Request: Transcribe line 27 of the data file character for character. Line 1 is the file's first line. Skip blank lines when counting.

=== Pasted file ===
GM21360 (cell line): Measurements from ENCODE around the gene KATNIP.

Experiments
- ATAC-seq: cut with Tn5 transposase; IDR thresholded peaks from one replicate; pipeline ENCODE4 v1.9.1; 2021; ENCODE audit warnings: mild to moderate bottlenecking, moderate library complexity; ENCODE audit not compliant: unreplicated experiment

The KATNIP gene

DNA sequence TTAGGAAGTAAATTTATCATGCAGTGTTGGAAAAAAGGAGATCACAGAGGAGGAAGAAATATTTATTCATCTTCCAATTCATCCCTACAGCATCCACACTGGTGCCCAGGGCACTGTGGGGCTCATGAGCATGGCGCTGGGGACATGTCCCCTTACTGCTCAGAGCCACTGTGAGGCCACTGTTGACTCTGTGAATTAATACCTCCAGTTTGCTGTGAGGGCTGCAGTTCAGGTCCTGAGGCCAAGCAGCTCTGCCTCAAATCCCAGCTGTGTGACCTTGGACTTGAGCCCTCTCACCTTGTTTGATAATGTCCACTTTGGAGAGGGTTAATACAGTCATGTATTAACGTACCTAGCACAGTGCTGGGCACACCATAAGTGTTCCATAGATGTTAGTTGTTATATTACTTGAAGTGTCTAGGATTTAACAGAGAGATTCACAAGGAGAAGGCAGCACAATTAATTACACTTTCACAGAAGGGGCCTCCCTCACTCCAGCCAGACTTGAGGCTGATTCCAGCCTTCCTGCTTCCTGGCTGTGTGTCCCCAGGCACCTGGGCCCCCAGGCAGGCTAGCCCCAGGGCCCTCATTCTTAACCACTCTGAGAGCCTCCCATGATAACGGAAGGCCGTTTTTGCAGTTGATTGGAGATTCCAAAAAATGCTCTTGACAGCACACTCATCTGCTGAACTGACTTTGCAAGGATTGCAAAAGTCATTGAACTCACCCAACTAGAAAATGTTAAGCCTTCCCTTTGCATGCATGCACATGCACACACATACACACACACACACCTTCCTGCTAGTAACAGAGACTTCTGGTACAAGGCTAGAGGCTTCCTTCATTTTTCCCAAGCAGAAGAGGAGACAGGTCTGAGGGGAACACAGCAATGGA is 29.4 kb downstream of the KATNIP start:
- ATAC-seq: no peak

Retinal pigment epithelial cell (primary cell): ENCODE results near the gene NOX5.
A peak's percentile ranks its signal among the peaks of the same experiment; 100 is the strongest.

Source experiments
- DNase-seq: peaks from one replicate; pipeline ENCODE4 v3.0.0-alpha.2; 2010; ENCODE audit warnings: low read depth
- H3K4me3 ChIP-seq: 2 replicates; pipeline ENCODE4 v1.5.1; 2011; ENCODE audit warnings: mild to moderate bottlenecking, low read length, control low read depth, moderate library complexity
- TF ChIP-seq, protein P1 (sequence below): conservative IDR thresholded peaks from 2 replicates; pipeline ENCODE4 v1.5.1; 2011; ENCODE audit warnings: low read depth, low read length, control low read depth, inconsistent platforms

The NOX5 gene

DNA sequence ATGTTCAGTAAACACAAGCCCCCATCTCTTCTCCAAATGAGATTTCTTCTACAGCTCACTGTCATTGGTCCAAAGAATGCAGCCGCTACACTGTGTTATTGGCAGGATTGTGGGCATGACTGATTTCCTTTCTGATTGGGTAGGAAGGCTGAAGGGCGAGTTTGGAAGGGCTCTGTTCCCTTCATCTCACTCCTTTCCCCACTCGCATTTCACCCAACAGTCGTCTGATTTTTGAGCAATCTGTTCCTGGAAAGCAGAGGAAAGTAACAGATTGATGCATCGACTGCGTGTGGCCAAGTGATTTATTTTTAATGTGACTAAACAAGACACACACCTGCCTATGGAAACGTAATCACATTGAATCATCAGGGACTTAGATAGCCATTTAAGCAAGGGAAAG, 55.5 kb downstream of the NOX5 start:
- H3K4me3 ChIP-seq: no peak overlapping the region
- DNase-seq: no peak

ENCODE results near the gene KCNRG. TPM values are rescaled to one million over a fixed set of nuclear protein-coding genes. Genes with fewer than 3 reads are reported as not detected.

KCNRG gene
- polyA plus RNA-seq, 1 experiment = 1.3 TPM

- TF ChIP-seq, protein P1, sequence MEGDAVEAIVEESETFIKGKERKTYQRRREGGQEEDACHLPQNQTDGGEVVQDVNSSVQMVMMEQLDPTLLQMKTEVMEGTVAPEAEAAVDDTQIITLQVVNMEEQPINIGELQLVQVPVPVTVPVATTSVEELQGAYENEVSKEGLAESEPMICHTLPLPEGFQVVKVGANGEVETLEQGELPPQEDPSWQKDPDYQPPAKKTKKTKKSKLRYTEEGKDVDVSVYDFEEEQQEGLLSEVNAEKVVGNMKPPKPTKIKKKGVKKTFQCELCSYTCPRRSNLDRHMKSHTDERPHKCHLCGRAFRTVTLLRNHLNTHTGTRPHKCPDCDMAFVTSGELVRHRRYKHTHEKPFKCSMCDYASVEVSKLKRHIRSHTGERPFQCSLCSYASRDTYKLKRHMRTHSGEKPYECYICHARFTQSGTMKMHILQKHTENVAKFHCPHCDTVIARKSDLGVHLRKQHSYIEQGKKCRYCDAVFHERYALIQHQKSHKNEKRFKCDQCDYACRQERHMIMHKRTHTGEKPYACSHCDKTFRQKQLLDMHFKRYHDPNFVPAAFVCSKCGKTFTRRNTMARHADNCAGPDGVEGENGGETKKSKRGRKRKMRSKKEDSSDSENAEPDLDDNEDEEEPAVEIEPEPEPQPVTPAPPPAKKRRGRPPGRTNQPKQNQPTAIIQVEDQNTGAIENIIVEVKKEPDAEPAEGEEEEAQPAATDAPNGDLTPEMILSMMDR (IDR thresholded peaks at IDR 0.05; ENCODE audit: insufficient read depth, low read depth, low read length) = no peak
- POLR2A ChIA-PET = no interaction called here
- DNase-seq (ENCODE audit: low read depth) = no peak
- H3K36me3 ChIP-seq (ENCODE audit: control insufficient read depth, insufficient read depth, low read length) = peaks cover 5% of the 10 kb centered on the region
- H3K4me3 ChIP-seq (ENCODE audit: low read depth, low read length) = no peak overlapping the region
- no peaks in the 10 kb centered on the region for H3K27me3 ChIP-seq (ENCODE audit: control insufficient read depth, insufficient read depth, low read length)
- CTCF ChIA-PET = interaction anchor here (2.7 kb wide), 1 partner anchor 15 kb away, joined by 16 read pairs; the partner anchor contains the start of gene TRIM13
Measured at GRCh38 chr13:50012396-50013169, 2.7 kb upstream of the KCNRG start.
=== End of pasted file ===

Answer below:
Measured at GRCh38 chr13:50012396-50013169, 2.7 kb upstream of the KCNRG start.